Anybody with a lick of common sense knows that there's no future in this frontin'. There is no way to win through militant conflict, and there's really no black leaders capable of mounting a rebellion. Well, there are, but they're the good guys in the US Armed Forces, and there is no racial politics compelling enough for them to bolt.
Few seem to have the knuckles to say so these days who doesn’t appear to be aiming to court populist politics. I caught a bit of a shouting match a couple weeks ago on Fox TV with Cornel West and some other black dude in a suit. Cornel feigns at not being political although with him it’s often hard to tell; he’s a slippery minx. For me it’s hermeneutical, as it always was. I’ve always been trying to bring us a higher culture, if not higher love. It’s why, speaking of hiphop, I used to love her, now I don’t, Miranda’s Hamilton notwithstanding. I know I know. That’s for another library of thought, another day.
What I’m trying to say now is that because people such as myself and Albert Murray and our diasporic intellectual brotherhood abide in the margins of the common sense, decency, reason and restraint that y’all forget, such panicked questions remain unanswered. What do these [black] people in the streets want next? They want the same thing they’ve always wanted. They want to flip it and reverse it, it being 647.3 years of the legacy of International White Supremacy and the conspiracy of destruction of the African race. I suppose I would put slavery, rape and miseducation in there if I could make that into a coherent sentence, but as Ronald Reagan would say, “I leave that to others”. You all know the drill. The only things that change are the addresses of the Mau Mau vanguard and the Progressive enablers. I do recall that it was said the Marxists were a bit more honest in the 60s and 70s. Where I go in the interwebz, ‘socialism’ is not whispered but ‘revolution’ is. We don’t even wince at the idea that the guys who made “Fuck da Police” anthemic won a buttload of awards for their biopic.
I’m not paranoid, but I do often have trouble understanding what level of preparedness I actually require. It’s one thing to boldly say that Civil Rights are a done deal and that 100% of the black applicants to NRA membership are accepted. Yet we do face the nasty truth that my 2nd Amendment rights are all too often denied in principle in what passes for liberal politics these days, while for many practical purposes the 4th and 5th are in abeyance as well. Isn’t there anyone left who can even be satisfied with the interpretation of original intent we had a mere 30 years ago? How is it that the postmodern intersectional Progressives understand sustainability in every dimension but their own unchecked desire for growth and cancel power? Moreover how can I say so without being accused of having my own equally mendacious political agenda? Well I suppose that would be easy if I could talk about society and culture and criticism outside of the partisan media’s grip. It is what I hope for and expect of this place and every other online place I’ve written for what that’s worth. Clearly in the shadow of the communications oligarchs, we have our own problems.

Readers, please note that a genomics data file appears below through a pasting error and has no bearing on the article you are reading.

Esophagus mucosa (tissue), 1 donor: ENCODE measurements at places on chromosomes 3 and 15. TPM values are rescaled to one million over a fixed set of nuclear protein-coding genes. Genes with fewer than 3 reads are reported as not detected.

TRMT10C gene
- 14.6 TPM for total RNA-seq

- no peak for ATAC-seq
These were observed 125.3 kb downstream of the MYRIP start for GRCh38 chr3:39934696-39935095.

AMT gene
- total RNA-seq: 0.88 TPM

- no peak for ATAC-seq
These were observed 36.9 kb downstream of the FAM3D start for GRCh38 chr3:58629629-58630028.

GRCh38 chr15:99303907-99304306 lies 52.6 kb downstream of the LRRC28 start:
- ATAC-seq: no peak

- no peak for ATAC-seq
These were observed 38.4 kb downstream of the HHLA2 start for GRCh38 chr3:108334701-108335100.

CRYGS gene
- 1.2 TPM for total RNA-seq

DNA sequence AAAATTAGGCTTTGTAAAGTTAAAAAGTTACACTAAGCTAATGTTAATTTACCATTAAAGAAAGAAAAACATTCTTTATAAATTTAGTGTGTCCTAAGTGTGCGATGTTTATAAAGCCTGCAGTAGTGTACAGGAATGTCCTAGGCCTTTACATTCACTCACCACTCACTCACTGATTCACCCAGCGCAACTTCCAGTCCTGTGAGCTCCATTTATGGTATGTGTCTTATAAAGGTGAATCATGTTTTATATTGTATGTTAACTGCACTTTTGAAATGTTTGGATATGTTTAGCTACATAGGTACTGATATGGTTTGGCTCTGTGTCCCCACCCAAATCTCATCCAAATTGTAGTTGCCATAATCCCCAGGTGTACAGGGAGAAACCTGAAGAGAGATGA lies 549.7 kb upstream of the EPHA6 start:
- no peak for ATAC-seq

I think that like poor disillusioned Yukio Mishima I struggle for the unity of pen and sword. I am not sure that it won’t come to that. Maybe not this year or next. It depends upon how many of us survive the plague. But we all know how excitable we have gotten when we must overthink the motives of anyone who declares the absolute necessity of law, order and equal protection under it. Just the other day Bret Weinstein was trying to instruct his podcast audience how to, oh so gently find a quiet way to participate in diversity retraining without raising too much of a ruckus. Look ma, free speech requires subterfuge.
The Black Experience has its requisite share of politicized militant rage. Not to put such a fine point on it, but it was long hot summers of rage that ultimately led to the redistricting of the American political maps. That’s power. Perhaps we are seeing in White Fragility the corresponding puzzle piece to the protrusions of Eldridge Cleaver’s philosophy. We all insisted on that unitary interpretation of The Black Experience, we in The Black Community that never really was. Its rational dysfunctions have come full circle, a revolving door of racial rationalizations that makes us too dizzy to think straight or walk straight. I think it’s about time that the other side of black thought about culture, a non-ideological reasoning with the highest literary and truth telling standards is brought to bear on this chaos. Albert Murray said that literature was his religion. It’s a discipline we all need.